Activists say BMC's development plan is a 'recipe for disaster'
They say it will rob the city of at least 30% open spaces, including part of salt pan lands, and the planned reclamation will lead to flooding
With several controversial provisions, the newly-drafted Development Control Regulations, part of the BMC's Development Plan, seems to be a recipe for disaster.
Activists were outraged by the inclusion of salt pan lands since they are ecologically sensitive. File pic
It will not only rob the city of at least 30% of the open spaces it deserves, but is also controversial for its unlocking of No Development Zones, including salt pan lands. mid-day takes a look at all that is controversial about this DP and what experts have to say about it.
Construction on open space: mid-day was the first to report how the BMC will allow construction on 30% open spaces while retaining the rest. The provision was brought in because when the civic body would reserve a certain private plot as open space, the owner would invariably counter the reservation using legal means. The space would not be available for years which led to less implementation of the DP.
Unlocking of NDZ: The civic body had proposed unlocking of 2,100 hectares of No Development Zones that were initially perceived as full of mangroves and reclaimed land. Besides, the civic body plans to generate 500 hectares from the tourism development authority; 260 hectares from salt pan lands and 140 hectares of port trust land. There was outrage about the inclusion of salt pan lands since they are ecologically sensitive.
Redevelopment of slums: The civic body has recently released provision 33(10) of a chapter called 'Additional FSI.' One of the sub-clauses of the provision says that, if for instance there is a plot of 501 sq mts which has an open space reservation but has been encroached by slums, 67% of it can be used for redevelopment of that slum, while 33% will be used for open space.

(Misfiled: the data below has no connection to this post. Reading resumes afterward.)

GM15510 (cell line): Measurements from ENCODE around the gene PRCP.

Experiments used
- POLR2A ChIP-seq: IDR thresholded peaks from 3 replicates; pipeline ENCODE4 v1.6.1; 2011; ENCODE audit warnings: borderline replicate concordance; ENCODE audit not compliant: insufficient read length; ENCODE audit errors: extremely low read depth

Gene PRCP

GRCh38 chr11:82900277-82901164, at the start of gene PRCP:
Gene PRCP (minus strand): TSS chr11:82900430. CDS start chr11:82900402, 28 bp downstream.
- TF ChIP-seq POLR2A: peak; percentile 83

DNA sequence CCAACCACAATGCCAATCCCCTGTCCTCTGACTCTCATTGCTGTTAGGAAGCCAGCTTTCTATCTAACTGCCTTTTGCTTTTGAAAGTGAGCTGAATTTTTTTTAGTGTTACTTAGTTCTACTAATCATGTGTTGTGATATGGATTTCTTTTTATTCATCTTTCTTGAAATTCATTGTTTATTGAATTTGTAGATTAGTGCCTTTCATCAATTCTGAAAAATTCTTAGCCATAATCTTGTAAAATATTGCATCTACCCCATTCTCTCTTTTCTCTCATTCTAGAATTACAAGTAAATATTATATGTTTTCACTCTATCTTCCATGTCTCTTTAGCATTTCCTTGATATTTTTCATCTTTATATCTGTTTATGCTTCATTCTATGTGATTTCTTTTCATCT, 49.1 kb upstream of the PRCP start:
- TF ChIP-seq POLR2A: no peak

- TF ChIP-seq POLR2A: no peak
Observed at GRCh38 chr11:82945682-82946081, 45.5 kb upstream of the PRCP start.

Ashok Rawat, a civic activist
The BMC has planned reclamation of land for a 300-acre central park at Cuffe Parade. Such reclamation will lead to flooding. They are destroying monsoon buffers by reclamation. Besides, the extra FSI will only cause densification. Instead, they should give higher FSI in the peripheral areas to encourage people to shift out of the island city. The island city should be connected to the mainland. Otherwise, Mumbai will become a mini-Holland.
Shweta Wagh, assistant professor at Kamla Raheja Vidyanidhi Institute of Architecture
Even if they are converting one third of NDZs, salt pan lands into open space, they need to understand that even that the land must be supporting the local community. People must be undertaking agriculture, drying of fish or simply living there. Their livelihood might be dependent on that land. Has that been taken into consideration?
Godfrey Pimenta, of the Watchdog Foundation
There is a Cabinet decision that land reservations cannot be changed without prior Cabinet approval. Also, if you compare amenity standards between the 1991 DP and the new one, those for open space and social have been reduced. The open space square mts per person has been reduced from 6 to 4. Mumbai has a high density of population and a low open space ratio.